Derek Johnson Muses

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The Hunger Games Upon Further Reflection

Upon further reflection of The Hunger Games (part 1 and part 2), I have realized what could have taken the books’ great potential to great heights. Getting the great premise was the easy part, but pushing that premise to its limits would have required some bolder choices.

Suzanne Collins claims that the tributes from the lower districts don’t have as much success as the “career” tributes, better off-districts. One would think this analogy is pretty straight forward, but I would say: look at high school and college football. For thirty years, the lion’s share of the top college football stars come from poor backgrounds, where football becomes their ticket to education and hopefully, to support their famialy. While the career’s training may help to set them apart, the lesser districts would fight harder to support their own families (again, Collins seems to be writing in a culture that has disowned the value of the family as a natural unit of provision). Once every eight or ten years, you’d get physically imposing tributes from Districts 9, 10, 11, and 12 who’d win. Katniss, in her pessimistic narrative, rarely looks at the winners of the games and hopes against hope she’ll provide for her mother and Prim, like she always does.

That leads me to one of my specific criticism of the book, mainly, the lack of payoff for two of the big accomplishments in the book. One, Katniss’ sabotage of the careers food supply isn’t directly paid off, and two, Katniss doesn’t seem to suffer from not killing Foxface, who dies in unceremonious fashion from eating the poisoned berries. My solution: have Cato die from eating the berries instead, and set up a finale between Thresh, Foxface, and Peeta and Katniss.

Consider it: Cato isn’t prone to hunting, and without a food supply, he’d probably be more apt to take someone else’s food rather than hunt for himself. And Foxface likely would have known which berries where poisonous and which ones weren’t

So much wasted potential….

The point of putting a bunch of teenagers in an arena in a fight to the death doesn’t just have to be about muscle. It can also be about choice, and what young people would do if they were pushed to the breaking point. When Katniss and Peeta face Cato, it’s not hard for them to kill him because he’s an obviously villian. But what if Katniss had to face Thresh, who spared her life? If Foxface was the one holding Peeta up at the top of the horn, threatening to drop, wouldn’t all the moments where Katniss had spared her flashed before her eyes?  When push comes to shove, would Katniss have even killed Rue if it meant providing for her family? The Hunger Games doesn’t give us that answer.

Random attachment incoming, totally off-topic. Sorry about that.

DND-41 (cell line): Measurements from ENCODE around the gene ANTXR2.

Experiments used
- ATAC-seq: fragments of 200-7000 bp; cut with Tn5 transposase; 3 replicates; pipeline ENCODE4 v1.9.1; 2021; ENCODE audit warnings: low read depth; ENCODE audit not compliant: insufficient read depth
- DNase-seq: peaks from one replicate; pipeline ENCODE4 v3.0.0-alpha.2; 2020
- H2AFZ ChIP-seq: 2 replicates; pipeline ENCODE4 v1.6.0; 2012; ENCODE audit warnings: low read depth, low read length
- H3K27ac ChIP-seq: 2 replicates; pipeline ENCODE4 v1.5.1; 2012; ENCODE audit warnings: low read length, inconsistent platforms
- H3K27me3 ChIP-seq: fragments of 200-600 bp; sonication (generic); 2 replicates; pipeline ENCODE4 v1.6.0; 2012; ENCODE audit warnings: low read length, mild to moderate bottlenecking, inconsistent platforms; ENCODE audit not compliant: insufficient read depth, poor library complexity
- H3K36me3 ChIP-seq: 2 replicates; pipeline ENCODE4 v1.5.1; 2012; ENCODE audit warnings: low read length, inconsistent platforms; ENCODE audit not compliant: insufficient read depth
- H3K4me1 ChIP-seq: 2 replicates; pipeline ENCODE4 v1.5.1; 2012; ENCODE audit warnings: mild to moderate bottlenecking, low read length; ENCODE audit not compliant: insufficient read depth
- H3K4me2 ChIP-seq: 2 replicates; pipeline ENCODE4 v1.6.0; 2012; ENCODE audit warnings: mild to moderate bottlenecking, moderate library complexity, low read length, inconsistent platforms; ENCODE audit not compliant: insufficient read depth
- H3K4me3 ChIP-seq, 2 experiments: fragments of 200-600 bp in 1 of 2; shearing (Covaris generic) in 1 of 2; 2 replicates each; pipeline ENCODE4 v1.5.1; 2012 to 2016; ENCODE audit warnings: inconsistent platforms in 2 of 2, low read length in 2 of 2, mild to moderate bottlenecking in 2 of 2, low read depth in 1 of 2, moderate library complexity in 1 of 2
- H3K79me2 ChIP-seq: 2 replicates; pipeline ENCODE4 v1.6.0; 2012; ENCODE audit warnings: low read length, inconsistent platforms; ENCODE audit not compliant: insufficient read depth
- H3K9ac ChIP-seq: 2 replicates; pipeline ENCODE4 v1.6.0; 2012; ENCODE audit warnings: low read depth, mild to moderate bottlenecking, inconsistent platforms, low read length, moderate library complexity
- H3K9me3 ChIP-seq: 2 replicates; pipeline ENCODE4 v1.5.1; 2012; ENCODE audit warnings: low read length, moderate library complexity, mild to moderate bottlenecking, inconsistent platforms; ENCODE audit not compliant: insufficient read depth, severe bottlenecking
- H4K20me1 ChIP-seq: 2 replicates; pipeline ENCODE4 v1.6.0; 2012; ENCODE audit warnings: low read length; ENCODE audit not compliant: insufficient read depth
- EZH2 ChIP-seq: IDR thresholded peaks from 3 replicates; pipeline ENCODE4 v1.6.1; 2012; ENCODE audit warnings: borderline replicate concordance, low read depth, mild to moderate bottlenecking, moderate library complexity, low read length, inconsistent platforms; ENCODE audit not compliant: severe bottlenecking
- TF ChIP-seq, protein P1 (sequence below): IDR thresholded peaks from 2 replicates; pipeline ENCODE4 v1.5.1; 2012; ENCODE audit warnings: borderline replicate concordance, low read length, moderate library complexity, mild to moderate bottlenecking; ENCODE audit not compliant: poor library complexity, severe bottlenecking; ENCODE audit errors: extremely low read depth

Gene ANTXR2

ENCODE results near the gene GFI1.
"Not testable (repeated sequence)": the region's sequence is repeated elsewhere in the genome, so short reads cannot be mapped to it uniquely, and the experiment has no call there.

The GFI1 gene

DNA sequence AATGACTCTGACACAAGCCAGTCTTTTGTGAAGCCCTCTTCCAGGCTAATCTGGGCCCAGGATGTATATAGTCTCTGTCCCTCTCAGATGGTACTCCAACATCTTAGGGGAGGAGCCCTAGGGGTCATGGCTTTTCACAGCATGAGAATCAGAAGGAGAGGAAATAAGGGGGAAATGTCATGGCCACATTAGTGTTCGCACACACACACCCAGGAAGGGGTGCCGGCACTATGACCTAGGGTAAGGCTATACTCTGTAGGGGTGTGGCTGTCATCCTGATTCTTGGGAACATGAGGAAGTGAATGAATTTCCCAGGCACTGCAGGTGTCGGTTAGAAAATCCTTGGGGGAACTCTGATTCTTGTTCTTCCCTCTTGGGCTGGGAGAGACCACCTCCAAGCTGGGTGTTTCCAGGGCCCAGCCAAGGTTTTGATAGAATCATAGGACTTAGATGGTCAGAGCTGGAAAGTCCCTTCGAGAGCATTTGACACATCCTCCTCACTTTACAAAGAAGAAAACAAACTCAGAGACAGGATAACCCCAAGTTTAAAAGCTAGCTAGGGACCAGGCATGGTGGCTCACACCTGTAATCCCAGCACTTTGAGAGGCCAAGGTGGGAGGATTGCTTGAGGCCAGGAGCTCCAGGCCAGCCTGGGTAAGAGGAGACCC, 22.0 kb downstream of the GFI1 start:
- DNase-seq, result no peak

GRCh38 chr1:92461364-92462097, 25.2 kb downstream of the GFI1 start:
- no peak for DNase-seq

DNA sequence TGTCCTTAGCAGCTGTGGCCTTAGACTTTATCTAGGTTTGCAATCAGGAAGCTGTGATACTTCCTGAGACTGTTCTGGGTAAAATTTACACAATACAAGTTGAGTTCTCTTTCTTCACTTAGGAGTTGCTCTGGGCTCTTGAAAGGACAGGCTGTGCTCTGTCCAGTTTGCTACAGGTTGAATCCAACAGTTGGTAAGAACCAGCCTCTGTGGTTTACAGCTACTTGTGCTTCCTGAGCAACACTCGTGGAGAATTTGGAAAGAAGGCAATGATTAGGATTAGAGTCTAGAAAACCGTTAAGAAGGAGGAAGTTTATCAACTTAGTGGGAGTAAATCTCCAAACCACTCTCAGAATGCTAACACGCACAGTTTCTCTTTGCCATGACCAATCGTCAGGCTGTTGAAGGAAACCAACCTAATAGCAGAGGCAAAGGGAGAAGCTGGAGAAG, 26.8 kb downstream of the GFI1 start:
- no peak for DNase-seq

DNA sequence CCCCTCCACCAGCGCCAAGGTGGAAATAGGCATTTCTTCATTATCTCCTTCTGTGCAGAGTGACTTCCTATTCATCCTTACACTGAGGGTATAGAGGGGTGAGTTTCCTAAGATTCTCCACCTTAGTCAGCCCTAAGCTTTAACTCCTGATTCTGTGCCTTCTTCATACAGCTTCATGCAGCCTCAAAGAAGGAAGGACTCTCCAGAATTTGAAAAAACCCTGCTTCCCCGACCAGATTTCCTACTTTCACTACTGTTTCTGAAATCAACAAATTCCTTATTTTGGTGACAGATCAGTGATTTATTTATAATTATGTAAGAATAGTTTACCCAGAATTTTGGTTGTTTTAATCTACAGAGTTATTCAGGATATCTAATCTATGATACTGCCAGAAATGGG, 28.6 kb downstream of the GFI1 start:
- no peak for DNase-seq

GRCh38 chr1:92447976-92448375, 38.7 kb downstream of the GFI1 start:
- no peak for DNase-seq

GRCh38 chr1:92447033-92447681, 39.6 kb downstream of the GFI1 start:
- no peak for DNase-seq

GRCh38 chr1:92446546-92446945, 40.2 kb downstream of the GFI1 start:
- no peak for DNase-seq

7 responses to “The Hunger Games Upon Further Reflection

  1. SamLockettRadio June 12, 2012 at 1:20 am

    D-Man love what u do here! Keep it up man and when we have our college football preview show on “NcAA Network Radio” I’m having you on to talk about the Huskers!!! If you’re willing that is.

  2. mouse September 14, 2012 at 3:05 pm

    Found this on Reddit 🙂 There’s a theory sorta going around that Foxface DID, in fact, know that the berries were poison, but also knew that she was one of the last tributes and was going to have to face someone much stronger than her and much more willing/able to kill than her eventually, so instead of doing so she chose to eat the berries. This is sort of backed up by the fact that she supposedly did really well at the plant station during training.

    • Derek Johnson September 14, 2012 at 3:09 pm

      Interesting perspective. I guess I could see that kind of “noble suicide”. Still, I still wish I knew more about her character, which is a good thing (generally).

  3. LailaCar September 22, 2012 at 9:46 pm

    This was actually my biggest complaint about the book. I loved it overall, but it was all too predictable that Katniss and Peeta would face off against Cato. I was desperately hoping that the true final “antagonist” would be Fox Face. Collins gave her such a mysterious, cunning aura that it made her eerie and unsettling in a way, in an antagonist way, as opposed to Cato who was just a big brute. I think a showdown between Katniss and Fox Face, who could have been depicted as more deranged than first thought (as a sort of character twist) would have been much more captivating.

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